Three Things Thursday

I know, this is getting to be kind of lame, but whatever… I have a few fun little posts for this week that I’ll bring together here.

Bakken Goes Bust

First, everyone should go and read my buddy Kyle Conway’s recent work on the Bakken. He and I have been talking lately about producing something that discusses how the Bakken Goes Bust. In many ways, this is a follow up and expansion of our 2016 edited volume, The Bakken Goes Boom (2016).

So far, he’s written two posts with the hope that other people chime in, but as we’ve discovered, things are never that easy. So we’ve chatted a bit about a virtual conference on the topic, and I think that might work, but we’d have to figure out exactly how to structure it. 

The UND Writers Conference

The UND writers conference is the highlight of every spring here in the North Dakotaland. Even when I don’t love the theme or the speakers, the event is amazing. This year, I do like the them “Citizen” so check out the program and plan to wander over to UND’s campus. Here’s the director talking about this year’s conference.

It looks great.

American School of Classical Studies at Athens Annual Meeting

One of the strangest and (sometimes) wonderful things about archaeology is that archaeological knowledge disseminates in a wide range of ways. The annual meeting of the foreign schools in Athens is one of the bests ways to learn about ongoing archaeological work as each school summarizes the work of its projects over the course of the year. This information comes out in advance of international conference papers, published reports, peer-reviewed articles, and, certainly, final publication. There is something profoundly local about the practice of the annual meetings and the practice of presenting the results of the year in Athens ties the provenience of objects and the location of sites to the public venue where results and analysis are first disseminated.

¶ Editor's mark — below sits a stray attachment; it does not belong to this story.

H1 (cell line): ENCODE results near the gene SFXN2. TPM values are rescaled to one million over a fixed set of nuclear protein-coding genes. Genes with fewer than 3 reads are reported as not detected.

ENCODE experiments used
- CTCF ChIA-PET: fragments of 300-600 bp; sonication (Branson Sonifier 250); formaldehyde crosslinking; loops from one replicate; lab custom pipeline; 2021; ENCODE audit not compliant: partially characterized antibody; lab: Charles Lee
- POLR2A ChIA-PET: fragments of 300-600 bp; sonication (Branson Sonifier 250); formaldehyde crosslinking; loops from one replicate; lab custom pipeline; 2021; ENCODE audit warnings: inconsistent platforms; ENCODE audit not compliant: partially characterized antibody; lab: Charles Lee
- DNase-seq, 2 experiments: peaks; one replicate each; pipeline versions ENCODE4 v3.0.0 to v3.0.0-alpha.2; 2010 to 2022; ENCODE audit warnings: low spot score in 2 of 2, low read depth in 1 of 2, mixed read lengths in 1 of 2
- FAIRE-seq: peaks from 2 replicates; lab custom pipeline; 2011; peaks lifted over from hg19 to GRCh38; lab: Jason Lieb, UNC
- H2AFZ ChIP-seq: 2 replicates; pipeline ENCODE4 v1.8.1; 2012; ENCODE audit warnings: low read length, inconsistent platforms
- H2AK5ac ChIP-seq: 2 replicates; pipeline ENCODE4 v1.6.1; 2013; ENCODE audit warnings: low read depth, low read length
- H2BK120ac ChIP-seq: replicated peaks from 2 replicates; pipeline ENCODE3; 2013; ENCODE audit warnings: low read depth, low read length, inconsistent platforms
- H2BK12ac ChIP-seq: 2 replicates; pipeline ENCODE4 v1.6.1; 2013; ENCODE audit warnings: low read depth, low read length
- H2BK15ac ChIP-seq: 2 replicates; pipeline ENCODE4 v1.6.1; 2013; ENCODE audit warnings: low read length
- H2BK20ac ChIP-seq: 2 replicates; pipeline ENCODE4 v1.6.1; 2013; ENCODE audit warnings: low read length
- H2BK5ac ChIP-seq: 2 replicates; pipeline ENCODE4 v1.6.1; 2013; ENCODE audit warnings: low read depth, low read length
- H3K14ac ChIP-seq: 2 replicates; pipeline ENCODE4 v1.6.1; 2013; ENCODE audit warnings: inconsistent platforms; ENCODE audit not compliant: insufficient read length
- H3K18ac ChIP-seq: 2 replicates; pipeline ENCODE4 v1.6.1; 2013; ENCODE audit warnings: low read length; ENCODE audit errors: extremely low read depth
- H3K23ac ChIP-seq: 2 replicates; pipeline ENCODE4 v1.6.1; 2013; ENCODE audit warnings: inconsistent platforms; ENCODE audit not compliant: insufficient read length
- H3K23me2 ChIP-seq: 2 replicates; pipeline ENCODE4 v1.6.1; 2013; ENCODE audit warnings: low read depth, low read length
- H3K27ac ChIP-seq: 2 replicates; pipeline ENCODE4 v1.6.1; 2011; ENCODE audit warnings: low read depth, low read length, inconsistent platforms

I remember the first times I went to the annual meeting and the feeling that I had “insider” information that was not immediately available to people living outside of Athens. There was a feeling that archaeology was about being in that place.

 Of course, technology has changed this (and I thought about this change in a more systematic way here). You can watch the American School of Classical Studies’ Annual Meeting live stream here. It’s tomorrow at 7 pm EET (or 11 am CST). 

The Medieval Countryside at a Regional Scale in the Western Argolid and Northeastern Peloponnesus

A couple of weeks ago, I posted a call for papers for a panel  on the Medieval Countryside at the Archaeological Institute of America’s annual meeting next January.

Life intervened and we missed the deadline to submit a paper. Fortunately, the organizer, Effie Athanassopoulos was merciful and nudged the deadline a bit for us.

Here’s our abstract:

The Medieval Countryside at a Regional Scale in the Western Argolid and Northeastern Peloponnesus

Dimitri Nakassis, University of Colorado
Sarah James, University of Colorado
Scott Gallimore, Wilfrid Laurier University
William Caraher, University of North Dakota